Almost three dozen acres on Signal Mountain have been protected through the Tennessee River Gorge Trust's acquisition of iconic Edwards Point, which takes in the view of the eastern end of the river gorge from more than 1,800 feet above sea level.
"This morning we all have the privilege of being surrounded by this incredible view that we have of the entrance to the iconic Tennessee River Gorge," trust executive director Rick Huffines said Tuesday morning during an announcement at Baylor School with Williams Island and the Tennessee River as a backdrop.
Outdoor public spaces are important to the human species, especially in trying times, he said.
"We seek these places and we need these places to maintain a sense of place and knowledge that we have space — open space — out there for us when we need it," Huffines said. "One of the important outdoor places we seek is a place known as Edwards Point.
"There is rarely a day that goes by — rarely, and it's usually because of really foul weather — that there is not a human being standing up on Edwards Point," he said, describing it as "a pilgrimage for many."
Huffines quoted his son's observation on a recent visit to the site, "Dad, this is exercise for my eyes."
Thanks to years of discussions and planning, humans of the future from the oldest to the youngest will enjoy it, too, he said.
"We've reached a sale agreement and the 32 acres on the point are now permanently protected, and we'll have a place for people to exercise their eyes for many years to come," Huffines said.
The gorge encompasses about 27,000 acres in Hamilton and Marion counties, of which the trust has protected about 18,000 acres through conservation easements, memorandums of understanding and property ownership, according to trust officials. Edwards Point has been owned by the Arnold and Stocker families until recently.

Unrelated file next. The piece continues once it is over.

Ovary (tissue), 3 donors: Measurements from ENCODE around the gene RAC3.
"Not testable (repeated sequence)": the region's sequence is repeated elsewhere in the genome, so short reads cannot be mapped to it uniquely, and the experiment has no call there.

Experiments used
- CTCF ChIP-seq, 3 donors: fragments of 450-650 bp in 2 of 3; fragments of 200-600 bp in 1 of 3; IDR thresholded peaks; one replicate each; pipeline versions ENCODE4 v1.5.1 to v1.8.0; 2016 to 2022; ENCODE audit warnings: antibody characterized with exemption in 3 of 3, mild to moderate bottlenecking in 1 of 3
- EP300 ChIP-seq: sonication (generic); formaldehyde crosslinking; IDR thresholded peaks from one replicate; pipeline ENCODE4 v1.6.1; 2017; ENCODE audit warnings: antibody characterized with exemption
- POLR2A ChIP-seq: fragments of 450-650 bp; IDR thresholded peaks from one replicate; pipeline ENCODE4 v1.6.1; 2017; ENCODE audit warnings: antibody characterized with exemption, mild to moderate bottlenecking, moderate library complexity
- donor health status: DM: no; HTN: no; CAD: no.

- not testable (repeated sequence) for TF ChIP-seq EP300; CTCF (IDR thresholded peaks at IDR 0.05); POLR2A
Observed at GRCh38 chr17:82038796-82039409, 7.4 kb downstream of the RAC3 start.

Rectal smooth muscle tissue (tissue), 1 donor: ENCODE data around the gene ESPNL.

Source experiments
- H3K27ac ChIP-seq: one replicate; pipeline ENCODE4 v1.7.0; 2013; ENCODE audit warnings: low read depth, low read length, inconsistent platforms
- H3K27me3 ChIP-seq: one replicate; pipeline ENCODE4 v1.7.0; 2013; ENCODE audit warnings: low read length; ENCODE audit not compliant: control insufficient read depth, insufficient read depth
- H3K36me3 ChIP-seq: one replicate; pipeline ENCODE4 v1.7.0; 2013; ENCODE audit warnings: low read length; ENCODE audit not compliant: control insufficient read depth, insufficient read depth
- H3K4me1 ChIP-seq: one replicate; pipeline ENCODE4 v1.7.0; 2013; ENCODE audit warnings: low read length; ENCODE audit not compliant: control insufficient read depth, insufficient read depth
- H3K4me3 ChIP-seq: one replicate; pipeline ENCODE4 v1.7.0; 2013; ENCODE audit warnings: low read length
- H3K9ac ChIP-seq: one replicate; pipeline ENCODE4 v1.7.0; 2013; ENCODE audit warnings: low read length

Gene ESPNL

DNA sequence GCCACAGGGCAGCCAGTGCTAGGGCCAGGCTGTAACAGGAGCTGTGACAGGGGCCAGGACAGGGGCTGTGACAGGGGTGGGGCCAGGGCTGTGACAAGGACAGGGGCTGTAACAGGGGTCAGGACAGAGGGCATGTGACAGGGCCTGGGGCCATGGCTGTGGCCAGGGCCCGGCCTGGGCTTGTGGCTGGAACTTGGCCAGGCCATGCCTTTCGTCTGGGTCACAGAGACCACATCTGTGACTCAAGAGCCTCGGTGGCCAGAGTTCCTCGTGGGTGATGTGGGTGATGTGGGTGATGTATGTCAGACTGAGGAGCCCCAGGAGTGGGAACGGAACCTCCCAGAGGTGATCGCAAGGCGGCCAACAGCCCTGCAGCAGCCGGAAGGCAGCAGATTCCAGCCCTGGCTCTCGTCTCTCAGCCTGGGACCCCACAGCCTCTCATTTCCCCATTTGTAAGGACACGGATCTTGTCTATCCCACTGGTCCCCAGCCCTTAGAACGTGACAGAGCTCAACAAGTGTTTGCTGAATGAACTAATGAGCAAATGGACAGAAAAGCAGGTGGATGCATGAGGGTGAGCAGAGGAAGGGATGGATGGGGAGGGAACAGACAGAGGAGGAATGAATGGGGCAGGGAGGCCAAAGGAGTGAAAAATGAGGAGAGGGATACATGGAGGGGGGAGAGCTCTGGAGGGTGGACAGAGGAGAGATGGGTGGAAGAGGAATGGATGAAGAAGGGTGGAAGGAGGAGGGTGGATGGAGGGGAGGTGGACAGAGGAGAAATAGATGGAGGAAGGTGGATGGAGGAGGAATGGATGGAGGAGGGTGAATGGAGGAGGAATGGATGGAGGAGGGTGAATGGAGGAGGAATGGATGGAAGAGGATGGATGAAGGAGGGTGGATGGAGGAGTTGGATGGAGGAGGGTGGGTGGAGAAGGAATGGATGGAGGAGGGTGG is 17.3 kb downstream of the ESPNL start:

Tim Arnold and his sister, Wendy Arnold, said their World War II veteran uncle originally bought the property as a place of solace after the war, and they wanted to see it protected.
Edwards Point Conservation Project mapView
"The Edwards Point property has been in our family for several years," Tim Arnold said in a statement. "My uncle, Jay Norman Sylar, acquired it with two friends right after World War II. My sister, Wendy, and I inherited it through my grandparents and then through my mother. As the land transitions to the stewardship of the River Gorge Trust, we feel certain that this small part of our natural world will be preserved."
Along with Edwards Point, the trust also purchased 40 acres of property midway up Signal Mountain to ensure an uninterrupted view of the gorge.
"What a great addition to the 18,000 acres already protected by the Tennessee River Gorge Trust," said Barry Allen, previous chairman of the trust's board of directors.
The gorge "is a gem," Allen said. "It's about the wildlife, it's about the history, it's about the cultural significance, it's about the ecologically significant habitat, it's about community outreach and it's about protecting a place that is so dear to so many."
Huffines praised the trust's past leaders for putting the organization in position to acquire such an important piece of property.
The trust paid $730,000 for the 32 acres and the additional 40 acres, officials said. A $300,000 contribution from the Tucker Foundation, plus $60,000 in commitments from other community members, kick-started a capital campaign to raise $1.15 million for current and future land acquisitions, officials said.
Contact Ben Benton at email@example.com or 423-757-6569. Follow him on Twitter @BenBenton.